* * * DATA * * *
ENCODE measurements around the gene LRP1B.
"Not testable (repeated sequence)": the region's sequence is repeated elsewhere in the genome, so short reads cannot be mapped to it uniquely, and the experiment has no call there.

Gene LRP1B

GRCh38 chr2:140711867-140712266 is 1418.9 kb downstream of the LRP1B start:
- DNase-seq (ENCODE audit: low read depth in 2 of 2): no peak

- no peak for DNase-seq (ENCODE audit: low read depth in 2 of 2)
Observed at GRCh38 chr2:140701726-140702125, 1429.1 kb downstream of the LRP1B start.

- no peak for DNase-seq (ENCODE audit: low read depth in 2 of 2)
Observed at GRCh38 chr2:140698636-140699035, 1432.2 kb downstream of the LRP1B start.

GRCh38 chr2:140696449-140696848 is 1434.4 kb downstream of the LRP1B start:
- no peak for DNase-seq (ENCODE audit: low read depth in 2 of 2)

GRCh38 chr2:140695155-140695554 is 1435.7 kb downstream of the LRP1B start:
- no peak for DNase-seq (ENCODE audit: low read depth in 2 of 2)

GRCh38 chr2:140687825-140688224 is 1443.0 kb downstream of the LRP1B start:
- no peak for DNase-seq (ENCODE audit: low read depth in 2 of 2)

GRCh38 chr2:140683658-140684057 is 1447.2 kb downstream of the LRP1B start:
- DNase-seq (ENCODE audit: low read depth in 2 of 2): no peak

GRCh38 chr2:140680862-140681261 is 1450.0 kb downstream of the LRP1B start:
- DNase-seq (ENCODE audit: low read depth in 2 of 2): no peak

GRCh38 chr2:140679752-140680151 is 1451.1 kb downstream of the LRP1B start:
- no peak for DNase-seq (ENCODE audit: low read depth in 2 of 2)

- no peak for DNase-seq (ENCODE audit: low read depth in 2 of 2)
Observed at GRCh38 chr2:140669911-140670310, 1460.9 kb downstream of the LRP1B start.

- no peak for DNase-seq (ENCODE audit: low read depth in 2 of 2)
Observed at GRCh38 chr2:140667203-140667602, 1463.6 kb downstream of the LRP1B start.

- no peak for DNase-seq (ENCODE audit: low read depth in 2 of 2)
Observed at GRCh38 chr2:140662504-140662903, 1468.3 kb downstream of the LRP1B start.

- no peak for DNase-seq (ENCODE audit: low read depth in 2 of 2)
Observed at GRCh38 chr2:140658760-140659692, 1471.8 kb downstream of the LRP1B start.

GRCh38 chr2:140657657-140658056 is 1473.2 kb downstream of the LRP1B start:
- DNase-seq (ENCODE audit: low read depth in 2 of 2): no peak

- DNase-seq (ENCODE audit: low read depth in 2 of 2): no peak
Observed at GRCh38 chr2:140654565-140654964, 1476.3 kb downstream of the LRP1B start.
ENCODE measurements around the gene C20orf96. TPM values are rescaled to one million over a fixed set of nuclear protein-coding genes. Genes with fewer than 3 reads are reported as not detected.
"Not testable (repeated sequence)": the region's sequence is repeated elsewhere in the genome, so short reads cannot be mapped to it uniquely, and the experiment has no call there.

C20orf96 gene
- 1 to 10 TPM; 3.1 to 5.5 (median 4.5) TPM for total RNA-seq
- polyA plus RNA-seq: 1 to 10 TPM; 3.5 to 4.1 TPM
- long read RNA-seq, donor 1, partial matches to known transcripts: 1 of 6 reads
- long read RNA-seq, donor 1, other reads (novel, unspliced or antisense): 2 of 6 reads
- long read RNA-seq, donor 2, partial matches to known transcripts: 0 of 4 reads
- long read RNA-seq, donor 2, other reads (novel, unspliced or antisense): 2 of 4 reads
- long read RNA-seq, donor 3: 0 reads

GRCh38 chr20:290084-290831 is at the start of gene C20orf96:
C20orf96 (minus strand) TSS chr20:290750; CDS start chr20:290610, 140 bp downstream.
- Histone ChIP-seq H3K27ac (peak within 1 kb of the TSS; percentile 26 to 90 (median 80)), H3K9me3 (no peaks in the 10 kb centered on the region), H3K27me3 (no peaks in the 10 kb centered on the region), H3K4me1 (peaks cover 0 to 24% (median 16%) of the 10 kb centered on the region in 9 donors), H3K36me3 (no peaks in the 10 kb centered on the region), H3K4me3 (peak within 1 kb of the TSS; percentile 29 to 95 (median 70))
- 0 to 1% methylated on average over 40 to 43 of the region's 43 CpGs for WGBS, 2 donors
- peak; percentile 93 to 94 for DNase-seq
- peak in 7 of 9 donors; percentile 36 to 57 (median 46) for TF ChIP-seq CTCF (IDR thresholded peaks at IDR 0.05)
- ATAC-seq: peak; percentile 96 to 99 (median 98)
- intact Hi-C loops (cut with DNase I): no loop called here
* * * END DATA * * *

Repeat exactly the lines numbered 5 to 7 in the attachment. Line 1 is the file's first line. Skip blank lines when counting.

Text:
- DNase-seq (ENCODE audit: low read depth in 2 of 2): no peak

- no peak for DNase-seq (ENCODE audit: low read depth in 2 of 2)
Observed at GRCh38 chr2:140701726-140702125, 1429.1 kb downstream of the LRP1B start.